I know it’s tempting — all those pretty Pinterest interiors and paint swatches and furniture catalogs, but before you begin any remodeling project, ask yourself these two questions: what design problem are you solving for? And, what is the vision for your home?
HOME RENOVATION SERIES
In 2016, we purchased a 1983 colonial-meets-Tudor house in Northern Virginia and set about remodeling it into our dream home. In this series, I’ll take you through the stages of our progress, decision-making, ups + downs, and the lessons we’ve learned converting a 1980s diamond in the rough into our family gem.
Defining Design Problems
I’m not talking ugly paint color or dingy old drapes. While certainly problematic, those decorative items are relatively easy to remove or replace. I’m referring to the way a space does or doesn’t work for the way you live your life everyday.
- Is your home comfortable?
- Does your home function for you?
- Is it efficient?
- Is the environment healthy and safe?
- How does is impact your psyche?
We lived in our home for a few months before actually tackling any major projects. It was important to move around it, use it and experience it to know what problems existed. Here are a few of the issues we identified:
- Our home faces east; sunrise in the front and sunset in the back. On the main level, a long wall bisected the house so while the front rooms were flooded with natural light during the day, the rooms in back were dark and depressing. (psyche)
- Our son’s bedroom experienced extremes in temperature compared to other upstairs rooms. The culprit was an uninsulated crawl space beyond his closet. (comfort / efficiency)
- While the u-shaped kitchen was spacious, the work triangle was inefficient and the dimensions weren’t sufficient to add an island or center work area. (function)
- A formal living room was steps from a family room. We certainly didn’t need both. (function)
- A slider to the deck was in the family room. You had to walk through the family room, around furniture to access the deck for outdoor grilling. Not a deal breaker, but certainly an inconvenience. (function)
How to Create a Design Vision for Your Home
A clear design vision will help you make decisions for your home remodel that both solve your problems and achieve the aesthetic you desire. Think of it as your philosophy or end goal, if you will.
Here are some things to consider when defining your vision:
HOW DO YOU LIVE? — Young family or empty nesters? Dinner parties or cozy nights alone? Grand central station or quiet sanctuary? Furniture, finishes and space plans should support the way you live. For example, a young family would be well served by durable furniture, resilient flooring and open site lines. But, if your home is where you go at the end of a long day to relax, the selections you make may look a lot different.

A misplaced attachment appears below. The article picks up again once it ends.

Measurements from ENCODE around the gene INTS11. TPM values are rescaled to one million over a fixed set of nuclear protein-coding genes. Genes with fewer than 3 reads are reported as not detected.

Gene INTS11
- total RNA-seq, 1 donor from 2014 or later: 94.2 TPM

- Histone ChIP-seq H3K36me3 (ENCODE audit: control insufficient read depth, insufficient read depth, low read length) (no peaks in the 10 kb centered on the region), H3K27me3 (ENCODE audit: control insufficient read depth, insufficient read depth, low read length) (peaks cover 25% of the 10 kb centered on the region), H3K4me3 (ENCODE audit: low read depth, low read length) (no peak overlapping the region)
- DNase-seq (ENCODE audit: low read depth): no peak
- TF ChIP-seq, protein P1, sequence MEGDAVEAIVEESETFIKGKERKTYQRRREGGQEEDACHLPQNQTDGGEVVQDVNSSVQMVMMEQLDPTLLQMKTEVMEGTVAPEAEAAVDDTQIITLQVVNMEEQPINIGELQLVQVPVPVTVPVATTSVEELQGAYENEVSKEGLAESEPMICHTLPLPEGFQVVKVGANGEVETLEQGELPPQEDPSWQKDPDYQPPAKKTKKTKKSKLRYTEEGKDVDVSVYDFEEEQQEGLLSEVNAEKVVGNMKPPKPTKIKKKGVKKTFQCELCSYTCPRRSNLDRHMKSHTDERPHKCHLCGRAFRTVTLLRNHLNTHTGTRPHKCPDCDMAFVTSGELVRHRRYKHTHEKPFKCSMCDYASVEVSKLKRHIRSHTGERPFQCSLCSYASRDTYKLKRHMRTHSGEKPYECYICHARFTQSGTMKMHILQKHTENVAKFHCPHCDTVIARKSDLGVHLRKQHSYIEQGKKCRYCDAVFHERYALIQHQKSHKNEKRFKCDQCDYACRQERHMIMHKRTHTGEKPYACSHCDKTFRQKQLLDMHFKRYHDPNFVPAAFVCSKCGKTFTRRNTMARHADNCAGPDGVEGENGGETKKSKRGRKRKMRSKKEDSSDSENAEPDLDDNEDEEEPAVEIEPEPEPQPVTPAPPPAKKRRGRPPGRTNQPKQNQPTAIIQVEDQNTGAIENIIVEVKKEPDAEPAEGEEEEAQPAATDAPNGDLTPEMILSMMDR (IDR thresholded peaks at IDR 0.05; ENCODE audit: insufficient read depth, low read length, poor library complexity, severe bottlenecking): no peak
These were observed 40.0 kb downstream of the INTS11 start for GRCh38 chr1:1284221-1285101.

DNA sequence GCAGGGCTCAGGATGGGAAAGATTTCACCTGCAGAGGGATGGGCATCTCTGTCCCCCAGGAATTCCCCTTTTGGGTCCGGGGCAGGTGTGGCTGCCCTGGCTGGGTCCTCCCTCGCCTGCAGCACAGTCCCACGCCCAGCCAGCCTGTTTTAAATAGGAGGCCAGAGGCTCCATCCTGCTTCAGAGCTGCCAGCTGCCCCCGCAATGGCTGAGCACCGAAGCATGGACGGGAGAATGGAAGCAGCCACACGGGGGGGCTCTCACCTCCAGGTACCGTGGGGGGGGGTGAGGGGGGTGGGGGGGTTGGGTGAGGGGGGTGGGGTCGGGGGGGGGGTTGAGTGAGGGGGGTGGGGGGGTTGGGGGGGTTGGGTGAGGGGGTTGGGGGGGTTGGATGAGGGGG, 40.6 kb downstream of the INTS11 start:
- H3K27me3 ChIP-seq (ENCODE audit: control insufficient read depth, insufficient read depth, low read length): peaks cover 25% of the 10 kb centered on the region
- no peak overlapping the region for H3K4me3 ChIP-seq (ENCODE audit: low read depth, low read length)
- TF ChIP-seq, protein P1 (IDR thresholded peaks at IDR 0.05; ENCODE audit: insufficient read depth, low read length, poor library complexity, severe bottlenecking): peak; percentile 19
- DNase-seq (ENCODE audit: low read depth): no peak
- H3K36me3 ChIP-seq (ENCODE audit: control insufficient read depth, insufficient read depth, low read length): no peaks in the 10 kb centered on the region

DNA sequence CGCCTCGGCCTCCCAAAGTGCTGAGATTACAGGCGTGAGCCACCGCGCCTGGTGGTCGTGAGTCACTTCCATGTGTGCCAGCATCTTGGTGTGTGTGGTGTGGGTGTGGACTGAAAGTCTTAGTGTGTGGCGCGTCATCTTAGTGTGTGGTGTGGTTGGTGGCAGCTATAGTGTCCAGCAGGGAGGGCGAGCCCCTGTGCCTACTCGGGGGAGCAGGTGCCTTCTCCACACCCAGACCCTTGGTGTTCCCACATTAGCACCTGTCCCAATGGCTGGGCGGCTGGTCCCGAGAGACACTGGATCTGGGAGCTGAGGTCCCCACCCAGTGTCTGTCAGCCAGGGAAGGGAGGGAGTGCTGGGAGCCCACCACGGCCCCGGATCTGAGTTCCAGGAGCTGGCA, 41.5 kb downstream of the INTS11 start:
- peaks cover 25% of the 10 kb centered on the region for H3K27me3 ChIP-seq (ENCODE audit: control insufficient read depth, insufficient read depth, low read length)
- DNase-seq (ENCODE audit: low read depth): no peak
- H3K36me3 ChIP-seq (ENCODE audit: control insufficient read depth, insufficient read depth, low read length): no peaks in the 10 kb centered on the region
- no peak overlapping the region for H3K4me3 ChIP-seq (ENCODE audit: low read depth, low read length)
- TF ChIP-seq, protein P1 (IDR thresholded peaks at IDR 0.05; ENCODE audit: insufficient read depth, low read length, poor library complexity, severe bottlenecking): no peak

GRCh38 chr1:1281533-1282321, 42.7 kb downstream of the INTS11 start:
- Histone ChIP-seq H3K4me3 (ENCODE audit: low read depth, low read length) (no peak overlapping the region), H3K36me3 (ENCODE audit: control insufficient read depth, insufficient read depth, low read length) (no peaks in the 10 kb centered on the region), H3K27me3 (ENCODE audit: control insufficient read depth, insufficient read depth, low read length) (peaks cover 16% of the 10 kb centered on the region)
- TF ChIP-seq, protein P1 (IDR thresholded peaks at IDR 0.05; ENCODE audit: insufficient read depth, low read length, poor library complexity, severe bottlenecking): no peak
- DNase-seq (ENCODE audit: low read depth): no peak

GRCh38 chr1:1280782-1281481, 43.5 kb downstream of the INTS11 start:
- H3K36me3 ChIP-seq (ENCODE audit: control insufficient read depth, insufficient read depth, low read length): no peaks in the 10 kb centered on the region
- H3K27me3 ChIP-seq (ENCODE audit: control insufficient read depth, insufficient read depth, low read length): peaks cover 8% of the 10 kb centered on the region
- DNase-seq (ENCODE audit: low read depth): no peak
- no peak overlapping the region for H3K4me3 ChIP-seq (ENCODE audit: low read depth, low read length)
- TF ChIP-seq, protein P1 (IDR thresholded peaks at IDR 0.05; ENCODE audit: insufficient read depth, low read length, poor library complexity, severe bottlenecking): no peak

HOW WILL YOUR SPACE TELL YOUR STORY? — If you’re an avid traveler, you may want to incorporate those great finds or photographs from your adventures. Maybe cooking for others is your passion — how will that translate into your kitchen and entertaining spaces?
WHAT MAKES YOU FEEL GOOD? — Colors, textures or materials will elicit positive or negative responses. Hone in on what makes you feel good and gather a handful of samples (or photographs) to remind you — not too many, the goal here is to keep it simple. You can use these samples as a barometer of sorts as you start making decisions.
WRITE IT DOWN! — Jot it on a napkin or type it in a memo. Either way, define your vision in writing so you can return to it when you get stuck or need inspiration.
Our Design Vision
I’m going to geek out for a moment and add another layer on how we defined our vision.
Rather than ignore the exterior character of our Tudor, we’ve used it as a source of inspiration. The Tudor revival at the turn of the last century intersected with the Arts & Crafts movement in America. The Tudor aesthetic rose in popularity again in the 1970s and 80s…ergo, our house.
Dark and heavy millwork (wainscot, door frames, staircases) were definitely NOT on the menu, but other characteristics like less formal living spaces, ironwork (though lightened up), and slate flooring were keepers. We chose those traits of American Arts & Crafts that appealed to us, too:
- unornamented, square-edged moldings
- open concept
- minimally finished wood to highlight its natural qualities
- stone fireplace
You’ll see echoes of these characteristics in the trim work, columns and built-ins throughout this series. Geek out moment concluded.
Here’s our vision statement:
Our goal is to create an interior space that is integrated with its exterior and surroundings through the use of wood, stone, textile and natural light. It will foster creativity and promote productivity. It will be a place to welcome friends + family and will have space to retreat. Our passions will be incorporated into our home’s function and decoration. All the walls will be the same color.
(OK…that wall color bit is just for me!)
With your vision in hand, you have a tool to keep you grounded and reigned in through your remodeling process. If the decision you’re about to make supports that vision, then make it with confidence.
NEXT IN THE SERIES: Hallway + Powder Room Makeover